- Copyright © Simon Bayliss 2008-21
- Visitors: 18379
Lake Mungo National Park
Darling River National Parks, Outback NSW
Lake Mungo Nationa Park is, in theory, nothing more than the remnants of an ancient lake (completely dry and with ancient sand dunes running twenty plus kilometres along one side) in the middle of the New South Wales outback. But in reality, Lake Mungo is one of the most significant anthropological and archaeological sites in the world.
The much-photographed 'Walls of China' is something all visitors should experience; as is the story the landscape reveals.
This is a remarkable place, its international significance recognised with World Heritage listing.
It's where you'll find the Walls of China, an icon not only for the sheer beauty of dramatic formations but also for the amazing spiritual significance of the area.
Mungo has evidence of continual human habitation over 40,000 years.
Lake Mungo is one of 17 dry lakes which constitute the Willandra Lakes World Heritage Area.
The awesome Walls of China emerged over eons, as winds blowing across the dry bed of the lake collected sediment and deposited it on the western shore.
This forms an elevated bank that extends almost 20 km along the side of the lake. The layers of sedimentary sands and clays have been eroded by wind and rain to form a spectacular lunette, offering stunning photo opportunities in the changing light.
Mungo Lodge offers to rest your mind and body. Right on our doorstep, you can explore Mungo NP and the World Heritage Willandra Lakes Region. With a full range of Mungo accommodation options available.
The lakes last experienced permanent water over 10,000 years ago. Here, Aborigines gathered mussels, fished for Murray cod and golden perch, hunted wallabies and rat kangaroos and collected emu eggs.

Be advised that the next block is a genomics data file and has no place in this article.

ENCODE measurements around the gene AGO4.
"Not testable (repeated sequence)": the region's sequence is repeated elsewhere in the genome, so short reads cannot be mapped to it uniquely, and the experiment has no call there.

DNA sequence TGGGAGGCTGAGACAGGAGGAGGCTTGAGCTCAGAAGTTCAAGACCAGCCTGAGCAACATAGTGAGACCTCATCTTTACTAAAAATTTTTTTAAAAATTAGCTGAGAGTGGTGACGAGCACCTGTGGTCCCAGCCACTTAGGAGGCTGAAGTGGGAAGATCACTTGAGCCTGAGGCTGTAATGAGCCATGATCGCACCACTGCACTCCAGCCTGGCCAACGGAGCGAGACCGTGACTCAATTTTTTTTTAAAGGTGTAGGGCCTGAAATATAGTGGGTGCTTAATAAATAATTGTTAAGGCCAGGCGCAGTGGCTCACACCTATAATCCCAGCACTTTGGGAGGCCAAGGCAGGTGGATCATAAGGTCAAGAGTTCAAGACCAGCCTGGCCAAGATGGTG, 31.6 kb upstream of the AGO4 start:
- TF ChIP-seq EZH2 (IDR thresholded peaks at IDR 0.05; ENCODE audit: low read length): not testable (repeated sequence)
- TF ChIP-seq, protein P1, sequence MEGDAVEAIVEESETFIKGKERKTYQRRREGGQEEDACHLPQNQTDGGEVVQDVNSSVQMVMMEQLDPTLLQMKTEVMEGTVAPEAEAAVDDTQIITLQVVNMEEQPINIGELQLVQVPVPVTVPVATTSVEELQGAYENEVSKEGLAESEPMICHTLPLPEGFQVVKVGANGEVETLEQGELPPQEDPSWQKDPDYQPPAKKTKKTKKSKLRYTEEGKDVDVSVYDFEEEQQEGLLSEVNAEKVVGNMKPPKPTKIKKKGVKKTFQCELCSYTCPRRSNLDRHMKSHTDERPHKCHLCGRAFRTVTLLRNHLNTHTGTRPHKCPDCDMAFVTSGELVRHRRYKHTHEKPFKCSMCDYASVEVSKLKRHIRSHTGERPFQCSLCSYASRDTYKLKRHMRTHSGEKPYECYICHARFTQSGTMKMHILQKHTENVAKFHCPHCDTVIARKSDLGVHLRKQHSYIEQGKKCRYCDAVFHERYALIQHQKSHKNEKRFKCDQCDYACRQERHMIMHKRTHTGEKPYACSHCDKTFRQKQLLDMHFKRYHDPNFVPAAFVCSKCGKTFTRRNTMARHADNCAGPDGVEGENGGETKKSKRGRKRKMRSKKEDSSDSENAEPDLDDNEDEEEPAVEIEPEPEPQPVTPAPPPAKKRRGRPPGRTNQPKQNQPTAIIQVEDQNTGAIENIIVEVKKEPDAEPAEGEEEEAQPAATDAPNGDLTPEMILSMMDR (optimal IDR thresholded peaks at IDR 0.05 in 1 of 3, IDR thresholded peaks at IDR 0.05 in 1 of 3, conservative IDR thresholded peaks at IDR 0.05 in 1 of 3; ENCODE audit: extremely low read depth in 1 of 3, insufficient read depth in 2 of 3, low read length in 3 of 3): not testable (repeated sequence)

Evidence of this activity can still be found in ancient fireplaces, indigenous burial sites, and fossilised remnants of extinct species such as the short-faced kangaroo.
There is also a glimpse into the former European occupation. The area was an operational sheep station before becoming a national park and many heritage buildings remain.
Located just over 1 hour’s drive from Wentworth and about 1 hour from the Darling River near Pooncarie.
Autumn, winter and spring are the best times to visit, avoiding the extreme summer heat.
Touring Mungo National Park
Lake Mungo is a remarkable place and is a must for anyone travelling through the lower Darling River area of Outback NSW.
The region is so exquisite and ethereal that it is recognised by World Heritage listing, and is where you’ll find the Walls of China, an icon not only for the sheer beauty of dramatic formations but also for the amazing spiritual significance of the area.
Lake Mungo is unique in relation to anthropology as the lake and dunes has revealed evidence of continual human habitation of 60,000+ years.
The lake is one of 17 dry lakes which forms the Willandra Lakes (World Heritage Area) and the evocative Walls of China has been created over the millennia through a process of both wind and rain; sediment has been deposited on the eastern bank of the dry lakebed and has, in turn, been eroded by the rain to reveal a myriad of textures and colours.
Wentworth <> Mungo National Park - Distance = 155 km - about 2.5 hours:
- Wentworth Pooncarie Rd (Sealed), 86 km
- Top Hut Rd (Dry weather road) 66 km
Pooncarie <> Mungo National Park: - Distance = 97 km - about 2 hrs
- Wentworth Pooncarie Rd (Sealed), 31 km
- Top Hut Rd (Dry weather road) 66 km
Mungo National Park Visitor Information:
Mungo National Park See & Do...
- Foreshore walk
- Grasslands Nature trail
- Mallee Stop walking track
- Mungo lookout
- Mungo Self-guided Drive tour
- Mungo Visitor Centre
- Mungo Woolshed
- Red Top lookout
- Walls of China viewing platform
- Zanci Homestead site
Mungo National Park Information Centre:
- Park Office: Corner of Sturt Highway and Melaleuca Street, Buronga NSW
- Telephone 03 5021 8900
*** Safe Outback Travel ***
Driving Outback Australia
Safe Outback Travel
Before heading out to the outback, for the safety of you and fellow travellers (and as a courtesy to those living in the outback), please to the Safe Outback Travel for tips and hints to get the most out of your next adventure.